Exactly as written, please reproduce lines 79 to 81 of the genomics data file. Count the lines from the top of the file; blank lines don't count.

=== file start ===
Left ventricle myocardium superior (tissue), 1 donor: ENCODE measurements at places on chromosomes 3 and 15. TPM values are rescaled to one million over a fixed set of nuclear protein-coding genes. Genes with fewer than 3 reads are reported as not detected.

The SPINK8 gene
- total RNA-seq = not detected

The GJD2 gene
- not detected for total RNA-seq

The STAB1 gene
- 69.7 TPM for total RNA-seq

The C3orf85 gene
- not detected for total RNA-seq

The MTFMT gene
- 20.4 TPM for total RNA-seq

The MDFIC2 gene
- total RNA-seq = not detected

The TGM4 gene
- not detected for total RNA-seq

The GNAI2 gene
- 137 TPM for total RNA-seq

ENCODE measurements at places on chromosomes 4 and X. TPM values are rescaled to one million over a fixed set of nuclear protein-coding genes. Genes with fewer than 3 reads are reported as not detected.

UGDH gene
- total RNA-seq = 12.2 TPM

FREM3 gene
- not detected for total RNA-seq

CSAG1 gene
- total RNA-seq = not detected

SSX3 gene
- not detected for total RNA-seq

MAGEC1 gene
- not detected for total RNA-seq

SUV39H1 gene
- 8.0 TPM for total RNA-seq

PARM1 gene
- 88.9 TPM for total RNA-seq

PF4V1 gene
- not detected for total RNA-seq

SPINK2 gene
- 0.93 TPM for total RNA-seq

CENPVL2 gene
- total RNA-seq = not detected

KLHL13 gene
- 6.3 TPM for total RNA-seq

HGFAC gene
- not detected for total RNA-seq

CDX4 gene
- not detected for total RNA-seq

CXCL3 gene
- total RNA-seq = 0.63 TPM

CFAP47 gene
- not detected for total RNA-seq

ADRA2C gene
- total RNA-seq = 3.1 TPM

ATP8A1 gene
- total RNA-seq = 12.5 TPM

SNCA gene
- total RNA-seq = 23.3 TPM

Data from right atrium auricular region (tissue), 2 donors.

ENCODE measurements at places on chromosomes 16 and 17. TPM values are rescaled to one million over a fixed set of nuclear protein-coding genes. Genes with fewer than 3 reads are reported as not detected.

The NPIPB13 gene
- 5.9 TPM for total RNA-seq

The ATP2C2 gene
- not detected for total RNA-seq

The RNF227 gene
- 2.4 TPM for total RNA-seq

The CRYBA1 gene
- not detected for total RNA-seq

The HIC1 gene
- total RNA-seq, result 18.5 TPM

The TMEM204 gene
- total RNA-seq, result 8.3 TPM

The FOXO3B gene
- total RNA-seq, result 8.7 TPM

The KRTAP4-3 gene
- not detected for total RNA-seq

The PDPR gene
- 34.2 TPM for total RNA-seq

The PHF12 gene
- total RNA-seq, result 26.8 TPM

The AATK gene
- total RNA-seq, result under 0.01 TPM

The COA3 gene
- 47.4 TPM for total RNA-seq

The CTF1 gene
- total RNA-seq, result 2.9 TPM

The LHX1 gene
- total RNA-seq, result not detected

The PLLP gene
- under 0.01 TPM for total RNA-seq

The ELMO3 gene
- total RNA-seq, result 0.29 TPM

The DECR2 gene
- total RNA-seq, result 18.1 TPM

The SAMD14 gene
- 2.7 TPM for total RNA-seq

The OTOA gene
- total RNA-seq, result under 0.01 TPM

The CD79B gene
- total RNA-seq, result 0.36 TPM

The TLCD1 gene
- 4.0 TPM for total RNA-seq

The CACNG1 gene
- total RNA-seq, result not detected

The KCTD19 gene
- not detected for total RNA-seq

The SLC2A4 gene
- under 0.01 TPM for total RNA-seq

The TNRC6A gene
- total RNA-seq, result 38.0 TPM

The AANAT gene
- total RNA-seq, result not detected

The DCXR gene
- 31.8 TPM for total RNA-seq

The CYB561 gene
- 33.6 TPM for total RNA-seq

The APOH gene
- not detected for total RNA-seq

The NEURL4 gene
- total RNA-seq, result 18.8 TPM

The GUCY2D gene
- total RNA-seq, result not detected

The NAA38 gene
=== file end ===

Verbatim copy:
The COA3 gene
- 47.4 TPM for total RNA-seq

The CTF1 gene